You might remember Knoxville, Tennessee’s Superdrag from their ’96 hit “Sucked Out”, a jaunty bit of guitar pop that played well on MTV and pictured the band frolicking about in a coffee shop in spread collars, looking disaffected and generally apathetic, whilst lead singer and songwriter John Davis griped “Who sucked out the feeling?”
The band is back with their latest effort, Head Trip In Every Key, which finds them exploring new channels, even applying a few predictable studio flourishes (strings, sitar, etc.) indicative of a band capitalizing on their newfound wealth and success attempting to branch out. This they achieve with mostly good results. Superdrag specialize in a genre of music known by the somewhat banal tag of “melodic alt-rock”, a style practiced by the likes of Matthew Sweet and Weezer, characterized by choppy power chords, thick grooves, and singers who make an earnest attempt at melody.
Head Trip is not a particularly great album, which is not to say that it’s particularly bad, or even mediocre. It finds the band tilling the fertile fields of sixties pop-rock, updated with some ’90s touches like louder guitars and new-age suburban Weltschmerz. The first single, “Do The Vampire”, is a little gem that chugs along effortlessly, guitars churning, even finding time for a little bass solo with some echoed guitar draped over it. Quite a nice touch. “Amphetemine” and “Wrong vs. Right Doesn’t Matter” Davis croons with Elvis Costello-like earnestness over a tightly wound rawk base.
He even adds a slightly eastern raga feel to the melody of “Bankrupt Vibration”, another standout track. Davis’ attention to songcraft has really paid off quite well. The melodies are well-crafted, the lyrics are at times quite witty, even if they only really serve as window dressing for the snappy little numbers, to which most of the attention has been paid. As guitar pop goes, this is interestingly good, and quite consistent. Take a listen.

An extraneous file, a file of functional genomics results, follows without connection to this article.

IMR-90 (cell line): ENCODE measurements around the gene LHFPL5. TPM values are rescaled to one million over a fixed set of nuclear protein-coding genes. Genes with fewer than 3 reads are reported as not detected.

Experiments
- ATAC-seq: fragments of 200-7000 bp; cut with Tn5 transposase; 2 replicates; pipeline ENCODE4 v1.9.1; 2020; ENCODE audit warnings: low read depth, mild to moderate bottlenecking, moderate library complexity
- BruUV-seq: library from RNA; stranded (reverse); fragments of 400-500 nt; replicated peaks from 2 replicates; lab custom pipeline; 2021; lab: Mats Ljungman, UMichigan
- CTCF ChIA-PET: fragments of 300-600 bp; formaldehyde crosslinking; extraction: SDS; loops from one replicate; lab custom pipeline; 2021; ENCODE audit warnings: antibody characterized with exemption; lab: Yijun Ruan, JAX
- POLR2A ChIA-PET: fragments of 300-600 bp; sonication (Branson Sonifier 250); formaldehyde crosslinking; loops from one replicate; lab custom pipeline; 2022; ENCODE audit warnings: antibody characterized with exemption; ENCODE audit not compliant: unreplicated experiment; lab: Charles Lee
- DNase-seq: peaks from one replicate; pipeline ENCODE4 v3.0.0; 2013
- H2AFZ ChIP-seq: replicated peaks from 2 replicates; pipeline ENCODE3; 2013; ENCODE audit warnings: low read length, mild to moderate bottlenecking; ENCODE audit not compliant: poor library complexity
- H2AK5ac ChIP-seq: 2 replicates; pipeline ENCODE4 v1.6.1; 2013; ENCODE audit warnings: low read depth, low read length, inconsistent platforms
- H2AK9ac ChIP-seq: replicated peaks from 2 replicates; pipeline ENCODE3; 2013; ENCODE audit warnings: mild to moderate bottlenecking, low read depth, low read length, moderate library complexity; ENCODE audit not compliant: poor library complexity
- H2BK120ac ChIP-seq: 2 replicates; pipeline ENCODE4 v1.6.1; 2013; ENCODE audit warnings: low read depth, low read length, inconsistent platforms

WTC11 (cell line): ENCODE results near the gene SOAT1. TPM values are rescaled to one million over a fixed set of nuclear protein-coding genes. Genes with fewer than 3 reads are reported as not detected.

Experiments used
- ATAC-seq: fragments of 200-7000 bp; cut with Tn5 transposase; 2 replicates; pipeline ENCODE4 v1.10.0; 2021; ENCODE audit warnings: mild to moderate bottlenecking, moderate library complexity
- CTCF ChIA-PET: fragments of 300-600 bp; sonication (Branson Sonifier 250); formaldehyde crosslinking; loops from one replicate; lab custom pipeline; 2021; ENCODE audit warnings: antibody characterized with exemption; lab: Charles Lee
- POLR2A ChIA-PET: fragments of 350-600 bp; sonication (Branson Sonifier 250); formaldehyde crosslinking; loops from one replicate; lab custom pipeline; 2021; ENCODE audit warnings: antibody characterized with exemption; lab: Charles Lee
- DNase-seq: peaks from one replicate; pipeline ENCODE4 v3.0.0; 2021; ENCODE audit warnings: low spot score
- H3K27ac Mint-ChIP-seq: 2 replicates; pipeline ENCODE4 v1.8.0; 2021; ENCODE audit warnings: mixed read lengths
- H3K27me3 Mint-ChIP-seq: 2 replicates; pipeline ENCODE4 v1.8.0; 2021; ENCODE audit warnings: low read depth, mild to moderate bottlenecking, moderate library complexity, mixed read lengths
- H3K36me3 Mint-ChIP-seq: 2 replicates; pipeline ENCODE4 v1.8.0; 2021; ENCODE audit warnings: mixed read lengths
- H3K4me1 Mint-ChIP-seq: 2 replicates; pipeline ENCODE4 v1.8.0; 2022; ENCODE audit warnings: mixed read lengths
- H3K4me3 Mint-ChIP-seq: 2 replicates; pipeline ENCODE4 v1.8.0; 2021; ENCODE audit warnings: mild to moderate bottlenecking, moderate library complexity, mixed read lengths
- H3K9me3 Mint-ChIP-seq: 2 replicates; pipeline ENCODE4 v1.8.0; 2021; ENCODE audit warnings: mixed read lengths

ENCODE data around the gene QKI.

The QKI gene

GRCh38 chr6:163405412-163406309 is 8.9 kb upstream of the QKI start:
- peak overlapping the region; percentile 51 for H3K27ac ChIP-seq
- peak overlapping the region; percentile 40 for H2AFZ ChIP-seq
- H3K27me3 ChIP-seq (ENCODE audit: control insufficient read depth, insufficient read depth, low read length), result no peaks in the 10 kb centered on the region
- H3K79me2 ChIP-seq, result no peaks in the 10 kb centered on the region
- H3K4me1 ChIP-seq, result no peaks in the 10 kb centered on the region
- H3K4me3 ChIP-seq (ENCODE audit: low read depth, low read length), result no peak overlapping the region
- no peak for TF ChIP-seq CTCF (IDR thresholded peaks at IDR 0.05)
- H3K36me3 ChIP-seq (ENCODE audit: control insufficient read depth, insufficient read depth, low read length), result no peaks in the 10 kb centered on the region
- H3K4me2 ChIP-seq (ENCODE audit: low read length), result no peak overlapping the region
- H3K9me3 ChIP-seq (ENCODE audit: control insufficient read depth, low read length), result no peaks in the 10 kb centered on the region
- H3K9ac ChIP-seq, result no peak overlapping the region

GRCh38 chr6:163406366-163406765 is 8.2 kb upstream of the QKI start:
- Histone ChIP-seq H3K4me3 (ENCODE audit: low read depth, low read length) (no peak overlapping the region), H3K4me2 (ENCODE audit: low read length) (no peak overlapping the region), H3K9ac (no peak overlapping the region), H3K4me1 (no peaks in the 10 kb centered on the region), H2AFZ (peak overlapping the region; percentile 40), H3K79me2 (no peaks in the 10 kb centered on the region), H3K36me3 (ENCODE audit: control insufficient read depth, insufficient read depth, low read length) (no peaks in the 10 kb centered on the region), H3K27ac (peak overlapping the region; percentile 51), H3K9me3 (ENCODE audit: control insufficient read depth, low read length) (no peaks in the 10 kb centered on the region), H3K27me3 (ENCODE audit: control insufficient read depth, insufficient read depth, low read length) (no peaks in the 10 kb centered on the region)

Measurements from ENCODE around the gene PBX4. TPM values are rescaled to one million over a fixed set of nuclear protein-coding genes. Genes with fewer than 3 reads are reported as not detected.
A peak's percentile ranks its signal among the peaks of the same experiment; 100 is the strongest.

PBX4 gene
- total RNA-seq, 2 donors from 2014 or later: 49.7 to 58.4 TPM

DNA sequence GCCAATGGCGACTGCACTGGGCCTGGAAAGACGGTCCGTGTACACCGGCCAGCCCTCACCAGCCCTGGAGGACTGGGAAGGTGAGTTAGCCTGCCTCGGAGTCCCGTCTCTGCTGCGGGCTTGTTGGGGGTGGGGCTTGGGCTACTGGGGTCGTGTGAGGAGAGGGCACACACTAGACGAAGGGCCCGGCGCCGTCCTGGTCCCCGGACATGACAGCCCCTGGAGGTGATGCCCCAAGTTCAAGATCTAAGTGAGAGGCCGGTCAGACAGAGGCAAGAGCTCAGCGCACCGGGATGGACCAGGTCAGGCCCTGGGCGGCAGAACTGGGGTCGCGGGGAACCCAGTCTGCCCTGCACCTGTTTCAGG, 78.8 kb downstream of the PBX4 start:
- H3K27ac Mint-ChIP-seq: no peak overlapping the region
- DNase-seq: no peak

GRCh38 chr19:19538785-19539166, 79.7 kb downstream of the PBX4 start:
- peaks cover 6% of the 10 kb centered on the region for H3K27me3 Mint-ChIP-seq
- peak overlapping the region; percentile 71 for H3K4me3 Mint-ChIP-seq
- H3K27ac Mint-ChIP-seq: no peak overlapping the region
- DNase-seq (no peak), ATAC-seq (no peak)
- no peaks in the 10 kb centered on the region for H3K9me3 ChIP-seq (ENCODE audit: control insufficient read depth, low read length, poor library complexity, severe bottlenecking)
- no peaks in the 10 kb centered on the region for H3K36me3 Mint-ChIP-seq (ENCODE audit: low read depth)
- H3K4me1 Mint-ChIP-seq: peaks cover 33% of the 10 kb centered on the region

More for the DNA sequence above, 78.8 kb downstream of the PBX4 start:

For something completely different, there’s Manchester, England’s own Black Grape, out and about with the latest blend of electro-drug-funk entitled, somewhat aptly, Stupid Stupid Stupid. This is music that could only come out of that steamy musical melting pot that is the English scene; a blend of spacey keyboards, digital bleeps a la Daft Punk, and electro-squawk, layered ever so tastefully over groovy funk rhythms and some phat-bass; kind of like a cross between James Brown and Moby. Uh, right. Lead singer and songwriter Shaun Ryder (previously of the late ’80s trip-rockers Happy Mondays) has a growl that sounds like someone who’s just woken up after smoking a brush fire. To say he “sings” wouldn’t do justice to the term singing, although he provides the means by which the band’s slightly warped drug rants are delivered, all in a sneering Manc whine, a la Liam Gallagher. “Get Higher,” the album’s opening track, has interludes glorifying drug use delivered somewhat comically by Ron and Nancy Reagan sound-alikes. Making fun of the Gipper is, of course, not a very fresh idea, but it still makes a rather bland song somewhat amusing. If you’ve heard Black Grape’s first album, the immensely enjoyable It’s Great When You’re Straight, Yeah!, then you’ll know what the band’s truly capable of. Good time UK dance party grooves and witty sarcasm pepper their first release, although you’ll be hard-pressed to find much of the same on Stupid. There’s really only one groove that the band seems capable of playing, which they vary slightly from song to song. “Squeaky” and “Marbles” stand out as particularly good, as does “Spotlight”, the album’s strongest track. Others just fail miserably, like “Rubber Band”, where Ryder’s groan gets lost amidst a mess of guitar distortion. However, for all of their juvenile drug-induced messiness and dopey banter, Black Grape still remains a particularly fun band. At their best, their electro-funk sounds fresh and exciting, a unique take on a style grown impossibly stale since its heyday in the ’70s. But at worst, well, watch out.